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Clarkston May Be The First City In Georgia To Decriminalize Marijuana

clarkston georgia marijuana

(image via Town Maps USA)

There are a lot of municipalities looking into decriminalizing marijuana possession. It would be nice if they were pursuing full legalization, but in a lot parts of America, decriminalization is the logical first step towards reforming marijuana laws. State victories may be unattainable right now for various reasons in certain parts of the country, but local decriminalization is achievable. One city in Georgia is trying to be the first to decriminalize marijuana possession in the state. Per Atlanta Journal Constitution:

The city of Clarkston is pressing ahead with a vote as early as next week to make it the first city in Georgia to decriminalize marijuana despite warnings from Gov. Nathan Deal and law enforcement officials that it would violate state and federal law.

The city held an initial hearing last week on Mayor Ted Terry’s plan to make possession of less than 1 ounce of marijuana a ticket-only offense, and the full city council could vote on the policy at its May 3 meeting. Terry, meanwhile, said he’s tried to set up a meeting with Deal to sell him on the idea as part of a criminal justice overhaul that was the centerpiece of his first term in office.

“I think that if he stopped for a minute and looked at the evidence, and past the political rhetoric, he will see that this policy can only strengthen his criminal justice reform legacy,” said Terry.

If Clarkston succeeds in passing a decriminalization measure, it will face an uphill battle if the State of Georgia wants to step in. In 2015 the Wichita, Kansas voted to decriminalize marijuana possession. The Kansas Supreme Court struck down the vote. Georgia is a different state, and therefore wouldn’t need to rely on Kansas’ case law, but I’d imagine the end result would be the same. But anything is possible, and regardless, pursuing reform is still worthwhile. If Clarkston moves forward, I wouldn’t be surprised to see other cities in Georgia move forward. If enough municipalities push for it, it would put pressure on the Georgia Legislature to step up and make some changes.


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Johnny Green


  1. saynotohypocrisy on

    I notice you’ve been doing a lot of good research lately. It’s appreciated.

  2. I see in many states want to decriminalize marijuana .In my opinion they should vote all people ,not only those who smoke marijuana but also non smokers

  3. Glad to know I’m not just rambling. ;-) Sadly, I can’t keep a comment under three paragraphs.

  4. It won’t be so uphill, actually. I can’t say much about Kansas, but Georgia law is on our side. Georgia passed a law in 1983, specified in Title 36 of the GA code: “§ 36-32-6.1 – Jurisdiction in cases involving transactions in drug objects; disposition of fines; transfer of cases.” This part of the Georgia Code regards the right of local municipalities (like Clarkston) to set, implement, and enforce their own laws. Clarkston has jurisdiction to deal with drug possession cases that occur within its boundaries how they see fit. The meat and potatoes of this section are here:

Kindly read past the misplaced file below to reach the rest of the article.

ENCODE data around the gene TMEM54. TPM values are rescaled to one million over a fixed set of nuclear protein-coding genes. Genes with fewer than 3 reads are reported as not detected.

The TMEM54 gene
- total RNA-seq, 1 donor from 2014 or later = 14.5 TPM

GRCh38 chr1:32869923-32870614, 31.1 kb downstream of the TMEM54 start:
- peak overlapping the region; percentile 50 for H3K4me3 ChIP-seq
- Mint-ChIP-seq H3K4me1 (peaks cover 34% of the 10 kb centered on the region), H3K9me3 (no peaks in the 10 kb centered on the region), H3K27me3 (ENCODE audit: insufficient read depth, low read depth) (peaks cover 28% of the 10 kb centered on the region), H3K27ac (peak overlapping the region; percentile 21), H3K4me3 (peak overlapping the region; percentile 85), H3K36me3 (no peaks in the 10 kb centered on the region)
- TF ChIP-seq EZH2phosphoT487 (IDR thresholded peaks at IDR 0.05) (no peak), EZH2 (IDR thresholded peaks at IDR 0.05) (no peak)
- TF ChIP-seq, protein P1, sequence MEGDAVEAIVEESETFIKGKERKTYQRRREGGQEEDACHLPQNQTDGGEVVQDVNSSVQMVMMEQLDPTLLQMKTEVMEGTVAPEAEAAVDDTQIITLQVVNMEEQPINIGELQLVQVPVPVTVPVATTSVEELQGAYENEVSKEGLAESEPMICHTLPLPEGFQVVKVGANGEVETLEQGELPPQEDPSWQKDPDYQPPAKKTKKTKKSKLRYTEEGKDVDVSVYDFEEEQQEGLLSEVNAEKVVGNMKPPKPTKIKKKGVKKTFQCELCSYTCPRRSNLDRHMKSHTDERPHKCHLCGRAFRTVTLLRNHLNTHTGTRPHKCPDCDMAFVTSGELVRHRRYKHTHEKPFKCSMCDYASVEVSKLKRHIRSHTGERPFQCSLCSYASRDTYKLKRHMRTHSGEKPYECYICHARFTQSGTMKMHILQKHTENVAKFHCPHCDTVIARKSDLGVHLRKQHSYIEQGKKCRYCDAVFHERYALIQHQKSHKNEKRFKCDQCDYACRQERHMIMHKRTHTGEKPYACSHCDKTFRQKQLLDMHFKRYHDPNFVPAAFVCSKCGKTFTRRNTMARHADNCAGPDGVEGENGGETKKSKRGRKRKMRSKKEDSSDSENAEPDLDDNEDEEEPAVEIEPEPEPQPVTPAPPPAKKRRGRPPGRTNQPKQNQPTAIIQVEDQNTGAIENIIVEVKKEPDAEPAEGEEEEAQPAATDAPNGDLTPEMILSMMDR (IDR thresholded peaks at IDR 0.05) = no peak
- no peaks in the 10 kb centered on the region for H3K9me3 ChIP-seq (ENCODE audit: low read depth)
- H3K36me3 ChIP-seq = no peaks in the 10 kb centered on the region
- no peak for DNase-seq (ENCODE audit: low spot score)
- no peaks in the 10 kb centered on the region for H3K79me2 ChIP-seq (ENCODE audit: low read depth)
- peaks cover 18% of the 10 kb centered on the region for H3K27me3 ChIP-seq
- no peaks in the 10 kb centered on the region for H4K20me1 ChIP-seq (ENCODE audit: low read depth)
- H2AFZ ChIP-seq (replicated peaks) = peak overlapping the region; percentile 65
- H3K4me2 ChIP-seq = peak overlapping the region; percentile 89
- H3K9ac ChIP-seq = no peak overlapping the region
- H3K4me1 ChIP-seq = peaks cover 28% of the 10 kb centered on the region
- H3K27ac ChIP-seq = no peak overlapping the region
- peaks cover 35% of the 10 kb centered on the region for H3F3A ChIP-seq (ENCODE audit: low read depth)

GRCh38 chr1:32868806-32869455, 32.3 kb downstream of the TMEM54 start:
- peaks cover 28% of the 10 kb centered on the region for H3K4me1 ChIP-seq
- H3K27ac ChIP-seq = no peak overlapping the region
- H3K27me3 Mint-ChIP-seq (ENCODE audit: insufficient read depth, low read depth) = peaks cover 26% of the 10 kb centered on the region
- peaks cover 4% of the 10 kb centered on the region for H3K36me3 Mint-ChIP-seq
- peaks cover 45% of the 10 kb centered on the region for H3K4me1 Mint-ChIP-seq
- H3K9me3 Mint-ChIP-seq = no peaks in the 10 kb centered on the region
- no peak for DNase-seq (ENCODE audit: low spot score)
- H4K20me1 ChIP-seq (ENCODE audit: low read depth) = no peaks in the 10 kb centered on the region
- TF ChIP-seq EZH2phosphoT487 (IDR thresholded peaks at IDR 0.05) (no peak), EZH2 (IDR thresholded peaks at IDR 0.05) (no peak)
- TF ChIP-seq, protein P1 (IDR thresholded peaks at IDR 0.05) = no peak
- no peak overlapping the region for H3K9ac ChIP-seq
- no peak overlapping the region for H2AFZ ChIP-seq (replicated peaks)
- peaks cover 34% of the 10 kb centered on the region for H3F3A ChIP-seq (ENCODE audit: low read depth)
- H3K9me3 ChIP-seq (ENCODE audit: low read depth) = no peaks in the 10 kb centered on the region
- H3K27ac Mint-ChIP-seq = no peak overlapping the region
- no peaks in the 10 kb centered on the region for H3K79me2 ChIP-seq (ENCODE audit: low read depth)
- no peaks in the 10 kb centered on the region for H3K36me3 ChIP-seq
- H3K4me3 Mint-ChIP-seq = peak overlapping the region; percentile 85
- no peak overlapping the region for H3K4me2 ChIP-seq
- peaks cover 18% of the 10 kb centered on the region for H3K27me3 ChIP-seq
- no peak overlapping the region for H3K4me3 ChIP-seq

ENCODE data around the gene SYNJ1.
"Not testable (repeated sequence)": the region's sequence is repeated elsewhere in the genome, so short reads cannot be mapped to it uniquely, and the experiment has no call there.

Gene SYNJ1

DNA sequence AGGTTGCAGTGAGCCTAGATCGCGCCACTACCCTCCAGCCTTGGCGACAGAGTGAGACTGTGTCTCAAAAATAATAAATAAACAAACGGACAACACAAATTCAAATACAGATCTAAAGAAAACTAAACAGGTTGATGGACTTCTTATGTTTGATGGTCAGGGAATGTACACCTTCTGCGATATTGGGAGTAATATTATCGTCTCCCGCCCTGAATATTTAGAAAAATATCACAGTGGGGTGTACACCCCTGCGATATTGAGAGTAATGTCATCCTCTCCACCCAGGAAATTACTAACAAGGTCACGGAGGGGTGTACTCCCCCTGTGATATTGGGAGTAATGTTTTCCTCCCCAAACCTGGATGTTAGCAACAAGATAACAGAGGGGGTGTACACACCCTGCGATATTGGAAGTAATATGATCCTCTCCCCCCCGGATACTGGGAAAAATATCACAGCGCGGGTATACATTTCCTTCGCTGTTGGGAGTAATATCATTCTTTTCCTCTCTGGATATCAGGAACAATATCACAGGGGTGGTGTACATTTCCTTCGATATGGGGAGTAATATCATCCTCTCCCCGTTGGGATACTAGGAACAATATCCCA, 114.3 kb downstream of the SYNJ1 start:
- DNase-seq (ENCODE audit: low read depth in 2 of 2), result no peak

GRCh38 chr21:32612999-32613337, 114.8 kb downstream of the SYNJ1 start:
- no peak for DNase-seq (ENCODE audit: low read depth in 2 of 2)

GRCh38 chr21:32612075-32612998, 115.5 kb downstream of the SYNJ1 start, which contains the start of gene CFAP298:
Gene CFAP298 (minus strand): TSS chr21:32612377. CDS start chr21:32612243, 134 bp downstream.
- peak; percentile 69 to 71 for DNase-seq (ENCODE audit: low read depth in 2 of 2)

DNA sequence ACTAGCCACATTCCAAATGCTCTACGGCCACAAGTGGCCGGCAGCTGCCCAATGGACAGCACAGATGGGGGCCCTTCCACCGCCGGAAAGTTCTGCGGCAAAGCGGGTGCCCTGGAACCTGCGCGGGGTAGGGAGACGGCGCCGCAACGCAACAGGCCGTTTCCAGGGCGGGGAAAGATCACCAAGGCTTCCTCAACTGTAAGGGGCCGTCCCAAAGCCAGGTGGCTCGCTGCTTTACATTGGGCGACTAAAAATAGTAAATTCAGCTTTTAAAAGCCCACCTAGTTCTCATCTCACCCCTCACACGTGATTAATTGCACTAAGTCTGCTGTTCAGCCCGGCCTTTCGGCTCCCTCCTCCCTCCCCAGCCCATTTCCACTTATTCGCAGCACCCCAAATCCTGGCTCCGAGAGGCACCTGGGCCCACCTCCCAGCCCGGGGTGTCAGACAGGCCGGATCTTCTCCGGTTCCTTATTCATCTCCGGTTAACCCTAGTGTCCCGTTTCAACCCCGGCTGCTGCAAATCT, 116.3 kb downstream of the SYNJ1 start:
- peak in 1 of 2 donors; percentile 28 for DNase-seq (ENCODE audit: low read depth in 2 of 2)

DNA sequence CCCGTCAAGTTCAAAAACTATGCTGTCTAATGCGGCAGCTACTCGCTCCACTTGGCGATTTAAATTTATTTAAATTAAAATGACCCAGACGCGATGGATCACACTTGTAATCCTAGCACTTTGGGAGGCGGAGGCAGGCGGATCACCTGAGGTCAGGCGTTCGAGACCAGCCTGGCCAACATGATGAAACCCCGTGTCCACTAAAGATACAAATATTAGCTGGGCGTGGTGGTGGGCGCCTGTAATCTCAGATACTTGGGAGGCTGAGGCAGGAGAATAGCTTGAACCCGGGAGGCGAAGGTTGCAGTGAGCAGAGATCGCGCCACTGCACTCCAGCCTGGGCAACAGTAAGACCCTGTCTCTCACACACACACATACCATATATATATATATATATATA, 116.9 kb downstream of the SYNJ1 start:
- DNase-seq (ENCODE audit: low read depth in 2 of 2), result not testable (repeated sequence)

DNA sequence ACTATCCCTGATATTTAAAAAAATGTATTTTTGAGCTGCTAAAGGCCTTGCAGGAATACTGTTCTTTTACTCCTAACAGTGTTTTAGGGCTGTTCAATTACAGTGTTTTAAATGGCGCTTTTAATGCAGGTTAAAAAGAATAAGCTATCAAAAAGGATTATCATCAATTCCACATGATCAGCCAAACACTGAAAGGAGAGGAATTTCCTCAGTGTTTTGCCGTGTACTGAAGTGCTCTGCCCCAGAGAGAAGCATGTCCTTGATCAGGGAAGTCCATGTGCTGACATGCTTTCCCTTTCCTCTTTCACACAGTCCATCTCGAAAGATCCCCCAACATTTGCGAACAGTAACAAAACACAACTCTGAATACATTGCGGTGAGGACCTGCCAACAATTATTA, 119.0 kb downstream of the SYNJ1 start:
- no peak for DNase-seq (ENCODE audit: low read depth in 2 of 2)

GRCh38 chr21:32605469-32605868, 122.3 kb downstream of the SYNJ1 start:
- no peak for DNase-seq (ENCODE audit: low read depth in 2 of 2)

“36-32-6.1 (a) The municipal court of any municipality shall be granted jurisdiction to try and dispose of cases where a person is charged with transactions in drug related objects in violation of Code Section 16-13-32 if the offense occurred within the corporate limits of such municipality. The jurisdiction of any such court shall be concurrent with the jurisdiction of any other courts within the county having jurisdiction to try and dispose of such cases.”
    “36-32-6.1 (d) Nothing in this Code section shall be construed to give any municipality the right to impose a fine or punish by imprisonment in excess of the limits as set forth in the municipality’s charter.”

    Basically, Clarkston has the right to self-govern. The decriminalization measure would only apply to the local police — state troopers and the GBI could, potentially, still arrest and prosecute cannabis possession, even if the arrest occurs within the city limits. People can request to be transferred to a higher court, but they can’t request to be transferred to a lower court (at least I don’t think so). The point is Clarkston CAN do this. Unless Georgia’s conservative legislature is willing to change the law, and in doing so, backtrack on the principle of “self-governance” they claim to hold sacred in their stump speeches, Clarkston has the legal right to decriminalize within their municipality’s jurisdiction.

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